McAdams On: Wireless TV
10/30/2009 11:29:30 AM
It seems odd that wireless is the holy grail of all
transmitted media except TV: Wireless broadband, wireless networks, wireless
phones--as in, the demise of land lines. Television alone has migrated the
other way. Very few domiciles lack a snake of coaxial cable, and because of
that, many folks argue that wireless TV is no longer necessary.
It may not be, if only in the sense that TV’s not exactly “necessary” the way
water and food are “necessary.” But relegating TV to wires so cell phone
companies can charge people subscriptions for the public airwaves seems
A massive, nationwide infrastructure already exists for wireless television.
That infrastructure was completely retooled in the last few years at the behest
of the federal government. It’s now been live for 140 days.
It’s the only television transmission system whereby high-definition
programming isn’t crushed into foggy blur. It’s a shame broadcasters didn’t
shout that fact from every one of their transmitters, but that train done left
the station. It’s onward, into a future where bureaucrats and lobbyists are
busy rolling up the tracks.
The medium is under siege, there’s no doubt. Yet another “study” was rolled out
this week asserting the spectrum is worth more for broadband than broadcasting.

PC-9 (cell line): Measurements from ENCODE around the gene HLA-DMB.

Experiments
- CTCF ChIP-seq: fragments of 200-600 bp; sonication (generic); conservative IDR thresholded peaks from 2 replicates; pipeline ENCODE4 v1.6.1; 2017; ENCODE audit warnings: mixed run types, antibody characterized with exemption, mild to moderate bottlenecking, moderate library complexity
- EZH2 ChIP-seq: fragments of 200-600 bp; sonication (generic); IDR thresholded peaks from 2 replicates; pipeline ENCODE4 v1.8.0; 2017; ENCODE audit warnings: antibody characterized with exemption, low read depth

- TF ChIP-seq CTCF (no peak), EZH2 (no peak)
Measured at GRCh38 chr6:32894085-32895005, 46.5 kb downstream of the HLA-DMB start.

It doesn’t say to whom, however. The government coffers argument is a joke. Whatever
money the government might make from it at auction has already been spent 192
The projected economic benefits assume ubiquity, and ubiquity requires
infrastructure. There are millions of Claudville, Va.’s across the country
skipped over by broadband providers now. That’s not going to change under a nationwide
plan. Those communities will have to develop their own strategies, as
Claudville did--one in which local broadcasters participate at some level.
There’s also that $62 billion that wireless providers supposedly would pay for
the broadcast spectrum licenses. All cap ex ends up coming out of customers’
pockets. That’s just business. That’s just $201 for every man, woman and child
in the country. Toss in construction costs, marketing, lobbying, bonuses and
incidentals, and you probably have $1,000 per person.
Phone bills will skyrocket. That’ll be fun.
There’s also scads of WiFi pockets around the country already generating
millions for carriers. It’s unlikely that those will be jeopardized.
Nationwide wireless broadband is a
good idea, but not dictated by the Pharaohic school of management, “so let it
be written, so let it be done.” The very fact that communities like Claudville,
Va., had no Internet provider into 2009 suggests nationwide access is more than
a matter of spectrum. It’s economics. No service provider in business is there
to make things cheaper for their customers. I am typically reminded here that
long-distance calling is cheaper than it once was, but I pay the phone company
five times what I did when long-distance calling cost so much per minute. My
phone use is precisely the same.
This assault against broadcast television is just gathering momentum. There’s
little being said about the competitive element it provides for cable TV, and
what will happen to cable bills once it’s gone.
There’s a mantra in much of Washington, D.C. that no one would notice if
broadcast TV went away. Meanwhile, nearly 35 million coupons were redeemed across
the country for over-the-air digital TV receivers. Chances are, someone might
notice if wireless TV goes away.